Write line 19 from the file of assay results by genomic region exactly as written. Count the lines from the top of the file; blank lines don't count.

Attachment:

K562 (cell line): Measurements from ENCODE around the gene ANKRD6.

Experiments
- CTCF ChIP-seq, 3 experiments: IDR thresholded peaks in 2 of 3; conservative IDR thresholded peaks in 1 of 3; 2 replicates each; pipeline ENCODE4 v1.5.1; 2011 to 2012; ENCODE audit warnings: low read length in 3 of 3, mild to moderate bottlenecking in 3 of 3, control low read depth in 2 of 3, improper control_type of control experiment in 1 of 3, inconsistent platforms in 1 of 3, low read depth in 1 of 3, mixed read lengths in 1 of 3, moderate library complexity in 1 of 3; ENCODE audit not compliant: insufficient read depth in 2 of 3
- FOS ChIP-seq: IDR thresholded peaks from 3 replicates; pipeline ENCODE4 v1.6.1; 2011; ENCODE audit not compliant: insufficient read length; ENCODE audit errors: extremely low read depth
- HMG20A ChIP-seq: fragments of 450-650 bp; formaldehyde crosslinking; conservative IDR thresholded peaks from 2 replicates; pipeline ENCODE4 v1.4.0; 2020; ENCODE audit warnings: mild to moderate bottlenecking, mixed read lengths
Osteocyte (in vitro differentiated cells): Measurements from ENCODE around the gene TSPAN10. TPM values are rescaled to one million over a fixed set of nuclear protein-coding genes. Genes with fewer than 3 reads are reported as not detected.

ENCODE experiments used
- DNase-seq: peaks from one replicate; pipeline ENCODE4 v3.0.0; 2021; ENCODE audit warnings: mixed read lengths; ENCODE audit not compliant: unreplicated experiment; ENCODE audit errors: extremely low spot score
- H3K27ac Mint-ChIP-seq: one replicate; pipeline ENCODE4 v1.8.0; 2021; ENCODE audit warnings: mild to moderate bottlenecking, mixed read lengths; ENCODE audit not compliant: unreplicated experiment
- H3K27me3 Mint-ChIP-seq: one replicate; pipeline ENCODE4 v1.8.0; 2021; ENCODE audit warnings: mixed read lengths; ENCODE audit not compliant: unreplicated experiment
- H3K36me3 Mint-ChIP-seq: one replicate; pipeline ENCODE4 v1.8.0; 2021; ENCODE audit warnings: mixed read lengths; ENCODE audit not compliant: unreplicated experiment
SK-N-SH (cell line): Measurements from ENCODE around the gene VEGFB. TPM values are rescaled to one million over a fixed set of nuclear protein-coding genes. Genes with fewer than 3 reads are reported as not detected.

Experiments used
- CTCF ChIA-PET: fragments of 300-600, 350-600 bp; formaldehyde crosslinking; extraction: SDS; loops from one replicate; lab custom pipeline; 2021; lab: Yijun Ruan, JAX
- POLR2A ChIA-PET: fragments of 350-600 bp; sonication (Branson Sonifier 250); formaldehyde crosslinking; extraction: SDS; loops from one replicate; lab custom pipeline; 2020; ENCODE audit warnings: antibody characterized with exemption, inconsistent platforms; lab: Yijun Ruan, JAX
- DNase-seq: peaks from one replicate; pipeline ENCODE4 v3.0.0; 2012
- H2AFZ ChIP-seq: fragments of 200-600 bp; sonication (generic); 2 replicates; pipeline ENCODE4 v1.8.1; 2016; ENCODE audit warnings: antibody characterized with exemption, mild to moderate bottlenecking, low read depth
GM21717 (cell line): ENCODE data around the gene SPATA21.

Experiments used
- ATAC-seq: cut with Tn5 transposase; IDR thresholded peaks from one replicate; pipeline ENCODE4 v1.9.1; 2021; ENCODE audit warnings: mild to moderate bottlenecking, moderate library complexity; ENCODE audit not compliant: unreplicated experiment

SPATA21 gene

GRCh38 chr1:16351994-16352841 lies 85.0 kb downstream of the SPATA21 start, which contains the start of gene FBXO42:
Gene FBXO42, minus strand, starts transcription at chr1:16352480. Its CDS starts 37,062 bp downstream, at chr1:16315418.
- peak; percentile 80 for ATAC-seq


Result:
Experiments used